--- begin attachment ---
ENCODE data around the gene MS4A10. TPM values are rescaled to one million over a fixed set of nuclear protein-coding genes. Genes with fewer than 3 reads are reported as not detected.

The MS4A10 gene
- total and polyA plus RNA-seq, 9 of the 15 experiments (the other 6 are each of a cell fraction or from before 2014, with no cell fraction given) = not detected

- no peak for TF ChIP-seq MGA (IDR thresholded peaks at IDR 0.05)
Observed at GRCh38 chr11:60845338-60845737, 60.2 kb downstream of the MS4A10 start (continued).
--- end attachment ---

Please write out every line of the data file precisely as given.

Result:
ENCODE data around the gene MS4A10. TPM values are rescaled to one million over a fixed set of nuclear protein-coding genes. Genes with fewer than 3 reads are reported as not detected.

The MS4A10 gene
- total and polyA plus RNA-seq, 9 of the 15 experiments (the other 6 are each of a cell fraction or from before 2014, with no cell fraction given) = not detected

- no peak for TF ChIP-seq MGA (IDR thresholded peaks at IDR 0.05)
Observed at GRCh38 chr11:60845338-60845737, 60.2 kb downstream of the MS4A10 start (continued).